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Second Segmented Bowl

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Project by twirlygirl posted 07-15-2014 03:58 AM 521 views 0 times favorited 8 comments Add to Favorites Watch

This is my latest segmented creation.
Bloodwood, cherry and ambrosia maple.
roughly 8” in dia and 8” tall – turned out a little taller than I originally planned.

Finish: Wet sanded with Shellac (100% waxfree) – (2 coats) 50% Poly & 50% mineral spirits – 100% poly.

I am really happy with the way the bloodwood and the cherry compliment each other. However, the bloodwood really ‘bled’ (no pun intended) on the slivers of maple on the top ring when I sanded. Is there a way to stop that from happening?





8 comments so far

View oldnovice's profile

oldnovice

3845 posts in 2089 days


#1 posted 07-15-2014 05:46 PM

twirlygirl, that is a good looking bowl as the colors really stand out and make it more interesting.

As far as the “bleeding” goes, you have similar problem with padauk and I have not found a solution. Maybe some other LJ has.

-- "I never met a board I didn't like!"

View xraydav's profile

xraydav

171 posts in 692 days


#2 posted 07-16-2014 10:20 AM

Beautiful work! Love the thin maple strips between the bloodwood. Your patient and creative..
What do you use for a lathe?

-- David, Norwood Mass, xraydav@aol.com

View mtalley's profile

mtalley

61 posts in 197 days


#3 posted 07-16-2014 12:11 PM

Very nice! I am doing something similar for a Banjo resonator. Seriously like the use of Bloodwood.

-- Matt at: www.drivenoutside.com/blog

View Rockbuster's profile

Rockbuster

336 posts in 1330 days


#4 posted 07-16-2014 02:50 PM

Interesting, different sort of bowl, like your wood choices. The best way to stop the bleeding I have found, is to give it a good blast of air, while brushing it with a stiff, fine brush. Sometimes you can rinse it with lacquer thinner, but be careful here, as it sometimes makes it worse.

-- Rockbuster,Ft. Wayne,In It is far better to remain silent, and appear the fool, than it is to open ones mouth, and remove all doubt.

View twirlygirl's profile

twirlygirl

22 posts in 203 days


#5 posted 07-16-2014 03:40 PM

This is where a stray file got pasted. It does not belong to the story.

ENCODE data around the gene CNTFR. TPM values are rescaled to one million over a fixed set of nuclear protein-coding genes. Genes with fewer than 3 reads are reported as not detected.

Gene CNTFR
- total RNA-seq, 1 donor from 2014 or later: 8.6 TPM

Beautiful work! Love the thin maple strips between the bloodwood. Your patient and creative..
What do you use for a lathe?
- xraydav

Thanks XrayDav – I have a Rikon mini lathe. I love it. I have had it for a little over a year.

View twirlygirl's profile

twirlygirl

22 posts in 203 days


#6 posted 07-16-2014 03:47 PM



Interesting, different sort of bowl, like your wood choices. The best way to stop the bleeding I have found, is to give it a good blast of air, while brushing it with a stiff, fine brush. Sometimes you can rinse it with lacquer thinner, but be careful here, as it sometimes makes it worse.

- Rockbuster

Wow, that is a great idea! I will have to try that. I tried pinching some sand paper to make it thin enough to fit just the slivers, but that only worked a little and I had to use so much pressure the paper would bend. So it didnt work that well. So thank you so much for the info and thank you for the compliments.

View majuvla's profile

majuvla

3731 posts in 1589 days


#7 posted 07-16-2014 04:28 PM

Beautiful wood colours, great bowl.

-- Ivan, Croatia, Wooddicted

View Bill Duane Brooks's profile

Bill Duane Brooks

45 posts in 131 days


#8 posted 07-17-2014 09:10 PM

As to bleeding of certain woods on to lighter woods. I will tell you what a famous segmented turner told me that works perfectly every time. His answer was “Don’t use the red woods”.

In my personal experience I have never found a way to stop the bleeding .

-- duane

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